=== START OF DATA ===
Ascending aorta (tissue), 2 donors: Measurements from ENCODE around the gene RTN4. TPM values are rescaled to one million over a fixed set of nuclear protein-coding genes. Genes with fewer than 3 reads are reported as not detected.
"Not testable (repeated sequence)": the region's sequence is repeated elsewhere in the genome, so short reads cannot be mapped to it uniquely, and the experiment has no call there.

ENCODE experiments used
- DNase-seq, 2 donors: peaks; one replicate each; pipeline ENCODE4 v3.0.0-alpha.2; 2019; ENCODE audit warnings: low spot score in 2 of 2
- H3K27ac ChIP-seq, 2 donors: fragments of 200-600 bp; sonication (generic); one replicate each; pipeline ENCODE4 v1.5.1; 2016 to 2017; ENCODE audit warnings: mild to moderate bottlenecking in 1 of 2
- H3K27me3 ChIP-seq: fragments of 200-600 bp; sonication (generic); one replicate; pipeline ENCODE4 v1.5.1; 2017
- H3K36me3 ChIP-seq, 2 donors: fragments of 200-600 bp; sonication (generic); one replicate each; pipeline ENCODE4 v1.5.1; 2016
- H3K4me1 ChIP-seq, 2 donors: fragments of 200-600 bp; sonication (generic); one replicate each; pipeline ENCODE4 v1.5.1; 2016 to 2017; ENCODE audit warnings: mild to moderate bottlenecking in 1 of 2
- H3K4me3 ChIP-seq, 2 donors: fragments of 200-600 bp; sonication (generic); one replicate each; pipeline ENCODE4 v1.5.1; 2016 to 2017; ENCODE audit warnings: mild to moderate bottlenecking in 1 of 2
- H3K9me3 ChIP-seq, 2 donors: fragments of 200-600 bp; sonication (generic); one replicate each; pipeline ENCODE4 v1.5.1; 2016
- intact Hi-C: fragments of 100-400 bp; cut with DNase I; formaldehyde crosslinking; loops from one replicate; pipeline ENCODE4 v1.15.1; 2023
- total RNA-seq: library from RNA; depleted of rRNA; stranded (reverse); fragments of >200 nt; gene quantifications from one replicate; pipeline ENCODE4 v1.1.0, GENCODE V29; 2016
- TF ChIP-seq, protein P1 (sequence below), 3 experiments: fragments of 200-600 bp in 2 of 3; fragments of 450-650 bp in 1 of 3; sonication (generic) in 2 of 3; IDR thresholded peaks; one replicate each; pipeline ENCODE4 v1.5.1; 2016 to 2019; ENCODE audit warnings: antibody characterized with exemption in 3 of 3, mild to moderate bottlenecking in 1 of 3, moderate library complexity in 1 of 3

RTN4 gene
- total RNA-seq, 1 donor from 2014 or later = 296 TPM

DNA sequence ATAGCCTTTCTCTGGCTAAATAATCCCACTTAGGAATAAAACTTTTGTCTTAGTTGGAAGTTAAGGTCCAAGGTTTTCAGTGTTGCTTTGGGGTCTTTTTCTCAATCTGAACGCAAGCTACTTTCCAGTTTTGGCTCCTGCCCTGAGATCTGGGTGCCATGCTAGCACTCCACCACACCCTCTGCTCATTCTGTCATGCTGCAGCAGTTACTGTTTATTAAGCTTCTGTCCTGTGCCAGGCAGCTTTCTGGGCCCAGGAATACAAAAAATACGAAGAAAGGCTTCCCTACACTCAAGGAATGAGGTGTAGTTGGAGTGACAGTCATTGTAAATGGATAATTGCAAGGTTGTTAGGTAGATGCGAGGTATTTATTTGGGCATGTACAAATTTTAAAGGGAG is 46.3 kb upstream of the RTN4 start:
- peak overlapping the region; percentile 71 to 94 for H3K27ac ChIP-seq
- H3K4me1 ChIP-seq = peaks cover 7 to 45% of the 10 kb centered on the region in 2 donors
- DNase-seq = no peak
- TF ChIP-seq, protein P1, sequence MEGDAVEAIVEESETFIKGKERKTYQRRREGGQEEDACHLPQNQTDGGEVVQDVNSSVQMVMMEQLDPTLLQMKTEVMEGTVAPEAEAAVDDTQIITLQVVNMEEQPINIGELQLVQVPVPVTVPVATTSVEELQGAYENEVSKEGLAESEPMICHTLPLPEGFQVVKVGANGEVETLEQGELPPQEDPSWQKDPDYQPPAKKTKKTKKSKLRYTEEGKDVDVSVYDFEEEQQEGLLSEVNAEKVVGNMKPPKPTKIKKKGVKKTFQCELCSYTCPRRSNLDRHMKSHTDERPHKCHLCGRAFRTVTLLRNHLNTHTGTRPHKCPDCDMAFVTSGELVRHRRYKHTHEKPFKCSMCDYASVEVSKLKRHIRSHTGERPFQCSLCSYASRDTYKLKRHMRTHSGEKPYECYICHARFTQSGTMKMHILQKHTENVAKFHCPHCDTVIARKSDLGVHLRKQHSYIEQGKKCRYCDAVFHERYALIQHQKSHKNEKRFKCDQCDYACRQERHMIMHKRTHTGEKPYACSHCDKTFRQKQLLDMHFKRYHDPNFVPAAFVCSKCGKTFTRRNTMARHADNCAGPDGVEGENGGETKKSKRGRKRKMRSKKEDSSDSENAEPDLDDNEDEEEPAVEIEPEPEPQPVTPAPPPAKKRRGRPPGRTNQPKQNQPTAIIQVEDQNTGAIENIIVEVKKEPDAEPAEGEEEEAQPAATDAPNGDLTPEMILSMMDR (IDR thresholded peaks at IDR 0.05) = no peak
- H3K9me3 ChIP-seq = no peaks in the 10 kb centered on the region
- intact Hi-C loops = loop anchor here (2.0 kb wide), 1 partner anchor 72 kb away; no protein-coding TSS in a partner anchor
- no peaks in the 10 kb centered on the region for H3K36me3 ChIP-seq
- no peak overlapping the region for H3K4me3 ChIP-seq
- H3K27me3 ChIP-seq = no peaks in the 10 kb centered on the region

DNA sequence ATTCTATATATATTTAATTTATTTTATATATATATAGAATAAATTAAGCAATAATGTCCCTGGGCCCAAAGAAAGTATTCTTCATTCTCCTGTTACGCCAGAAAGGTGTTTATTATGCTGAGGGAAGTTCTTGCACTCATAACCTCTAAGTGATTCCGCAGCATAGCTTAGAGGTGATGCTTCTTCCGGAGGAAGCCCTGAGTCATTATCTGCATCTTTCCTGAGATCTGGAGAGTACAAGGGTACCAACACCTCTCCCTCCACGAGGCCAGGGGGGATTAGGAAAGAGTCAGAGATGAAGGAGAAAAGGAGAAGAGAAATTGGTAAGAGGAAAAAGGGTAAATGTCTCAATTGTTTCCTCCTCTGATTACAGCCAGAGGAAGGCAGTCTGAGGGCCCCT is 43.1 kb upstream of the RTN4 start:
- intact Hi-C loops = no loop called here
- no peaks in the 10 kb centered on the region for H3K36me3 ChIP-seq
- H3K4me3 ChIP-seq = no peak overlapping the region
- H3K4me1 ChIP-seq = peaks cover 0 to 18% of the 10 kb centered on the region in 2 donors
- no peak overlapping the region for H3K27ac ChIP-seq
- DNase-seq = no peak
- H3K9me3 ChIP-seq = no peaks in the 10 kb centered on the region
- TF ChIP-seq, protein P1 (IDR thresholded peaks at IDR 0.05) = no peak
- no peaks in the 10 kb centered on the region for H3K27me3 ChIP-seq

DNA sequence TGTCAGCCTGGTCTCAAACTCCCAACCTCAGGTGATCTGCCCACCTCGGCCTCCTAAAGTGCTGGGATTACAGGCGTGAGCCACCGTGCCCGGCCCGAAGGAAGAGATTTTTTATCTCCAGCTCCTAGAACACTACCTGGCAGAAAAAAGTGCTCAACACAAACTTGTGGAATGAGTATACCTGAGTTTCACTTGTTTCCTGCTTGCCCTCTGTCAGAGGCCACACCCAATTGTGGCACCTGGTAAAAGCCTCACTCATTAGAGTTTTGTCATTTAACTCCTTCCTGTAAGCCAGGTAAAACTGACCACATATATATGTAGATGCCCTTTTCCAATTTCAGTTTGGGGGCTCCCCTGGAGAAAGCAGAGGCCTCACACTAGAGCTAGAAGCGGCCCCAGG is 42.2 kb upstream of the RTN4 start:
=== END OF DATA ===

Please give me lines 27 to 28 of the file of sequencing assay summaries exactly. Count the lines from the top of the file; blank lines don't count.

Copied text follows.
- intact Hi-C loops = no loop called here
- no peaks in the 10 kb centered on the region for H3K36me3 ChIP-seq